Artist Statement for the Jardin d’Europe Wild Card Residency
By Michael Helland, September 2012
Last week I returned from the intensity of dOCUMENTA where I performed for nearly 100 days straight in the exhibition This Variation by Tino Sehgal. Everyday was an improvised durational variation on a set of songs we had learned to sing and dance and intermix and beatbox while configuring ourselves around strangers in the dark – interspersed with conversations about money and virtuosity – for five hours per day, six days per week. At times the piece became incredibly performative, at other times it felt more like we were just hanging out with friends – and Tino was always quick to remind us that we were in an EXHIBITION and that if anything we should think of ourselves as ‘players’ in the piece and stay conscious of the ‘situation’ to take care that we avoid slipping into the trappings of dance and theater. But when I immediately reflect on much of what happened in this situation I feel more fulfilled as a performer and impacted as an artist than I do perhaps by any other dance or theater piece I have ever participated in. Many of my values and tactics were transformed into questions where each day had a different answer.
So what now? How will I move ahead and carry the richness of this experience into my continued work? Having been out of New York for just two years I am still locating myself in Europe, searching for my own path in the creative community. I know that I will continue to work in the coming year as a performer in a few contemporary dances that, while being quite experimental in their own regards, operate in a more or less traditional fashion. And I know that performing in an exhibition is very different from performing in a theater, obviously – and also demonstrably, for when I left dOCUMENTA for a quick tour to perform a piece by choreographer Daniel Linehan a few weeks ago, I had assumed that it would be easy to take the stage after performing everyday this summer, but instead I found myself incredibly nervous beforehand, even more than I can recall at any point in the past few years. It was then that it hit me how this greater sense of what it means to hold the space and transform the energy of the public that I experienced daily in This Variation is not necessarily transferrable to the theater – or if it should be, then how could it be? So I find myself with an awesomely shifted center of gravity, searching for ground within my current creative context, and more curious than ever about how this will apply to my future independent work.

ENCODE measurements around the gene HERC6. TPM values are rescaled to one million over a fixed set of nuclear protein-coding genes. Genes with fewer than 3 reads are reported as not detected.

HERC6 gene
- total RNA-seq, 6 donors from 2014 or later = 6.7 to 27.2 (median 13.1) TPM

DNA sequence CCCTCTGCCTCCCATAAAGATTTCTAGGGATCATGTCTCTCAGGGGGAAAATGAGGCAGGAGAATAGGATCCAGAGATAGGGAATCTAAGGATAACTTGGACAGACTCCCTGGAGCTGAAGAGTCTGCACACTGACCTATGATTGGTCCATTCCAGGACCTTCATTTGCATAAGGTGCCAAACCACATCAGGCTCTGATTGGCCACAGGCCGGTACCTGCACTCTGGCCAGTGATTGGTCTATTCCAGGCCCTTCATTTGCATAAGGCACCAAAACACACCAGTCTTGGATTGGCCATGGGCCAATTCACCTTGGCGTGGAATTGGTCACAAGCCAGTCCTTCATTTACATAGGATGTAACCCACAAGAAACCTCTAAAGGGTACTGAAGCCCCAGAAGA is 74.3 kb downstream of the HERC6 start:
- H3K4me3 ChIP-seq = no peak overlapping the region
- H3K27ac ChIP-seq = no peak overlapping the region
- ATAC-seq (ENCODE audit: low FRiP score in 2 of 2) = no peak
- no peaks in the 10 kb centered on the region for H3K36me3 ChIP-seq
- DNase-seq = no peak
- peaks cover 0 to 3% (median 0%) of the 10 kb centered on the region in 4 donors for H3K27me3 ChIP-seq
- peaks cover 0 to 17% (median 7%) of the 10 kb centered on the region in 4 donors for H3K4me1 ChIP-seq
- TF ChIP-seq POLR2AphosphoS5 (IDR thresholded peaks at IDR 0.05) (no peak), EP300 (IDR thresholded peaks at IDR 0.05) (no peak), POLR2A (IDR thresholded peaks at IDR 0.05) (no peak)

I think it has something to do with the art object – participation, where the public becomes part of the body of the performance in a direct way, where critical distance is challenged and the experience of the work becomes bodily for everyone visiting the piece. I think it has something to do with what happens when an artwork becomes your entire life, when everything is centered upon it and there is no escape, so you just have to live inside of it as if it were your only reality. I think it has something to do with not asking too much from art so that it becomes an untouchable unsolicited demand for transformation, but finding a way to honor your work through practice, presence, and community – where you can create the space for transformation to emerge, and then celebrate it when it does! I think it may also have something to do with exploring the history of these ideas in art and having the chance to play alongside a new cohort of peers as a Wild Card participant at ex.e.r.ce this autumn. And in the end, at this very moment of my life, I know it would be wildly exciting to step in and test out the role of Masters student!
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